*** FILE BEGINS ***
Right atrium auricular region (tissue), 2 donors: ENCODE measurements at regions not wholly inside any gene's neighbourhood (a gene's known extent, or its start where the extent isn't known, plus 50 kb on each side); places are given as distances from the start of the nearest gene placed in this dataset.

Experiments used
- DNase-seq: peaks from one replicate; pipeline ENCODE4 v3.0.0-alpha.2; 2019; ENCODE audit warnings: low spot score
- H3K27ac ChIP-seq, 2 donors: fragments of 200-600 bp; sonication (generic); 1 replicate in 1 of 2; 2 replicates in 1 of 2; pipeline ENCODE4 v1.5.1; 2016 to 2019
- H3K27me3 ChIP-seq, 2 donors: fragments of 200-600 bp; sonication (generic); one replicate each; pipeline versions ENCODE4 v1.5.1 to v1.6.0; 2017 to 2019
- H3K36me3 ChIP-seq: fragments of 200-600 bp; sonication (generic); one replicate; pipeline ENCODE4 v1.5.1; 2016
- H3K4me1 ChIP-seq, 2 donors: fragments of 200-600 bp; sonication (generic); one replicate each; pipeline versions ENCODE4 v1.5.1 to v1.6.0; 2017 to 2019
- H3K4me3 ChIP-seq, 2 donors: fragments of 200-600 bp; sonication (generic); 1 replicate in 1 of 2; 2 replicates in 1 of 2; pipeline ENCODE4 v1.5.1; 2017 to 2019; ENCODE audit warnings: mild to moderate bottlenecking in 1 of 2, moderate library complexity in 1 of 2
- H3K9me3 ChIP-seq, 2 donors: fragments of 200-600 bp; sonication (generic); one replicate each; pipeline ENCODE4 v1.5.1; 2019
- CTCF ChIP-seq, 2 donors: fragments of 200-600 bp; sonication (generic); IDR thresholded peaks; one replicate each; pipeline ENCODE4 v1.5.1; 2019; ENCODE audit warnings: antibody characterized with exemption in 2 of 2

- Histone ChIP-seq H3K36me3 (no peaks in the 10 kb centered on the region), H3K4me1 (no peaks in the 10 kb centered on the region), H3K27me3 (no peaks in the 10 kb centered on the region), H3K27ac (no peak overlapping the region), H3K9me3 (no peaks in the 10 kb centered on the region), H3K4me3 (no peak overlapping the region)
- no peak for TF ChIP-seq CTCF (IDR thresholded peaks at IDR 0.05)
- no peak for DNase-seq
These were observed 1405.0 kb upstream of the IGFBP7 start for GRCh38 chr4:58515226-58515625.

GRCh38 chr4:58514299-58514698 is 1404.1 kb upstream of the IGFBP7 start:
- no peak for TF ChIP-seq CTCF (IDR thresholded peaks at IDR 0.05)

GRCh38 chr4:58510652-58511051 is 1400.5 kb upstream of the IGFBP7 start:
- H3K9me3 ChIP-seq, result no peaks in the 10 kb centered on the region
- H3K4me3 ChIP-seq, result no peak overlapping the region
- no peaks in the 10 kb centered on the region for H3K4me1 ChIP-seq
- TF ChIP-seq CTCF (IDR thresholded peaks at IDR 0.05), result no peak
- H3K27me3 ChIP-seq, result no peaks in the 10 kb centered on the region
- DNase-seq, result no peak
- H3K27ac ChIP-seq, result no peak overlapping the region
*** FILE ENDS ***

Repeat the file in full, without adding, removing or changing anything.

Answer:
Right atrium auricular region (tissue), 2 donors: ENCODE measurements at regions not wholly inside any gene's neighbourhood (a gene's known extent, or its start where the extent isn't known, plus 50 kb on each side); places are given as distances from the start of the nearest gene placed in this dataset.

Experiments used
- DNase-seq: peaks from one replicate; pipeline ENCODE4 v3.0.0-alpha.2; 2019; ENCODE audit warnings: low spot score
- H3K27ac ChIP-seq, 2 donors: fragments of 200-600 bp; sonication (generic); 1 replicate in 1 of 2; 2 replicates in 1 of 2; pipeline ENCODE4 v1.5.1; 2016 to 2019
- H3K27me3 ChIP-seq, 2 donors: fragments of 200-600 bp; sonication (generic); one replicate each; pipeline versions ENCODE4 v1.5.1 to v1.6.0; 2017 to 2019
- H3K36me3 ChIP-seq: fragments of 200-600 bp; sonication (generic); one replicate; pipeline ENCODE4 v1.5.1; 2016
- H3K4me1 ChIP-seq, 2 donors: fragments of 200-600 bp; sonication (generic); one replicate each; pipeline versions ENCODE4 v1.5.1 to v1.6.0; 2017 to 2019
- H3K4me3 ChIP-seq, 2 donors: fragments of 200-600 bp; sonication (generic); 1 replicate in 1 of 2; 2 replicates in 1 of 2; pipeline ENCODE4 v1.5.1; 2017 to 2019; ENCODE audit warnings: mild to moderate bottlenecking in 1 of 2, moderate library complexity in 1 of 2
- H3K9me3 ChIP-seq, 2 donors: fragments of 200-600 bp; sonication (generic); one replicate each; pipeline ENCODE4 v1.5.1; 2019
- CTCF ChIP-seq, 2 donors: fragments of 200-600 bp; sonication (generic); IDR thresholded peaks; one replicate each; pipeline ENCODE4 v1.5.1; 2019; ENCODE audit warnings: antibody characterized with exemption in 2 of 2

- Histone ChIP-seq H3K36me3 (no peaks in the 10 kb centered on the region), H3K4me1 (no peaks in the 10 kb centered on the region), H3K27me3 (no peaks in the 10 kb centered on the region), H3K27ac (no peak overlapping the region), H3K9me3 (no peaks in the 10 kb centered on the region), H3K4me3 (no peak overlapping the region)
- no peak for TF ChIP-seq CTCF (IDR thresholded peaks at IDR 0.05)
- no peak for DNase-seq
These were observed 1405.0 kb upstream of the IGFBP7 start for GRCh38 chr4:58515226-58515625.

GRCh38 chr4:58514299-58514698 is 1404.1 kb upstream of the IGFBP7 start:
- no peak for TF ChIP-seq CTCF (IDR thresholded peaks at IDR 0.05)

GRCh38 chr4:58510652-58511051 is 1400.5 kb upstream of the IGFBP7 start:
- H3K9me3 ChIP-seq, result no peaks in the 10 kb centered on the region
- H3K4me3 ChIP-seq, result no peak overlapping the region
- no peaks in the 10 kb centered on the region for H3K4me1 ChIP-seq
- TF ChIP-seq CTCF (IDR thresholded peaks at IDR 0.05), result no peak
- H3K27me3 ChIP-seq, result no peaks in the 10 kb centered on the region
- DNase-seq, result no peak
- H3K27ac ChIP-seq, result no peak overlapping the region